A study conducted by PRS, the British music royalty collection agency, looked into the downloading habits of the average user of file-sharing networks. They found that the most downloaded tracks mimic the music charts. That is, people tend to download music that’s already popular.
The outcome of the study is not really that much of a surprise, since nearly half of all Internet users download copyrighted music without permission, so we have to agree with the overall conclusion. However, we do have problems with the authors’ following argument that unsigned and new bands don’t really profit from sharing their music online.
By sheer volume the number of downloads these lesser known bands accumulate might only be a fraction of those generated by the Britney Spears and Duffys of this world, but 10,000 downloads is pretty significant for developing artists. Artists need to be heard in order to build a steady fanbase.
Revenue wise, most artists trying to earn a living making music only have a moderate income, and every fan counts. Generally, they don’t make much from album sales – contracts where the band/artist gets less than 10% of the revenue are quite common. Merchandising and playing gigs are the largest source of income, income that is generated by fans.
If the average artist can pick up a few hundred extra fans by giving away his music for free, this can make a huge difference. This group might not be that interesting for the record labels and the royalty collectors, who tend to feed off the top 1% of artists who are generally well marketed by million dollar budgets from the music industry.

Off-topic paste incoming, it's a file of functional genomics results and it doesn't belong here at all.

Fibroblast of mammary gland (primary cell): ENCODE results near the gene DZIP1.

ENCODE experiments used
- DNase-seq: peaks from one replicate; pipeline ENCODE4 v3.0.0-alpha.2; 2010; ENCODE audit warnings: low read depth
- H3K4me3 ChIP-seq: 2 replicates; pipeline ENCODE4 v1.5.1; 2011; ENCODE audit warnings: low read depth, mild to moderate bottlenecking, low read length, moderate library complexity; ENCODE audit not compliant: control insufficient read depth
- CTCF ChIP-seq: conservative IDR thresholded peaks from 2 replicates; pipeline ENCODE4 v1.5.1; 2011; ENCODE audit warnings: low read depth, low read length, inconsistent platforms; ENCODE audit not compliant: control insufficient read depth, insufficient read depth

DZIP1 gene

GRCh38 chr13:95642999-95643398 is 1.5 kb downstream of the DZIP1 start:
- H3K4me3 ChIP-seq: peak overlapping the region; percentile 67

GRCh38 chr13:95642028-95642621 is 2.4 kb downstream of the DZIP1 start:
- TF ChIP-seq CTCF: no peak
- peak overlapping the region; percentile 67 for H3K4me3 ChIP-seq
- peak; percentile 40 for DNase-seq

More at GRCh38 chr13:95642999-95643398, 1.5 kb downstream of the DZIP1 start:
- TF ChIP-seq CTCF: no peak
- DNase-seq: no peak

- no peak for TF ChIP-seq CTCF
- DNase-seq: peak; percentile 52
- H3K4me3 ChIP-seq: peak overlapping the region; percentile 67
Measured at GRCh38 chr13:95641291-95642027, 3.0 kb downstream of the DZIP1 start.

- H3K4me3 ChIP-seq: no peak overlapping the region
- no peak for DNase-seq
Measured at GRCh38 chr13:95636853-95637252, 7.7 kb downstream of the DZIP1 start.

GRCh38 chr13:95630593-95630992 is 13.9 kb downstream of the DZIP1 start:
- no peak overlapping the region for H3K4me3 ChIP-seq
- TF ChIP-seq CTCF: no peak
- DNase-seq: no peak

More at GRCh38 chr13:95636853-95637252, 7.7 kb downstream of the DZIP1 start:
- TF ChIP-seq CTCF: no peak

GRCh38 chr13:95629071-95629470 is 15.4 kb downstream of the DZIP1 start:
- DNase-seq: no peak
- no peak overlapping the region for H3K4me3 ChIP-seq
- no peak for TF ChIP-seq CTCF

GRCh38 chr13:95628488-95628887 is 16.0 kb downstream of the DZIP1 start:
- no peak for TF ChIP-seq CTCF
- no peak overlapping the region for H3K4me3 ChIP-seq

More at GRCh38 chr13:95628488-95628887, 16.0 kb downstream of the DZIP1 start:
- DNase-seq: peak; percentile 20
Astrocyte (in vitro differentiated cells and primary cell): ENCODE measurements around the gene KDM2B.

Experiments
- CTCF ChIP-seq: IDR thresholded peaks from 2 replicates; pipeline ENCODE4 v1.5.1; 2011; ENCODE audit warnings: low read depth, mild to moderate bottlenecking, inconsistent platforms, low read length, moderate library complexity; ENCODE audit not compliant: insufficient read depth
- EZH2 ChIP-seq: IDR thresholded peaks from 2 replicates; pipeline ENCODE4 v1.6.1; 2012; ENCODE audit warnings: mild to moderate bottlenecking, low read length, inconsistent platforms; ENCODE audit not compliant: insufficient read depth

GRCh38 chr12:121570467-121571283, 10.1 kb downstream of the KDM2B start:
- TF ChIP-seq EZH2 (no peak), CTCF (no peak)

Contrary to the conclusions of the PRS study, a special brand of ‘pirates’ are particularly interested in new and unsigned bands. On the music tracker What.cd, which hosts almost 100,000 users, the most downloaded album ever is a compilation of unsigned artists. Second is an album from The Flashbulb, with 10 times as many downloads as Britney Spears’ Greatest Hits collection.
Similarly, on the music sharing website Jamendo thousands of artists are giving away their music for free. Rob Costlow, one of the early adopters of the site told TorrentFreak that thanks to this free music model, he is able to make a living off his passion. His most popular album on Jamendo was downloaded over 80,000 times while nearly half a million listened to it on the website.
So, even though the vast majority of the the users of file-sharing services download music from the top of the charts, there is undoubtedly a huge potential for new artists to market themselves through file-sharing. Perhaps less interesting for the major labels who make most money off cleverly marketed top acts, but extremely valuable for the average artist trying to make a living off music.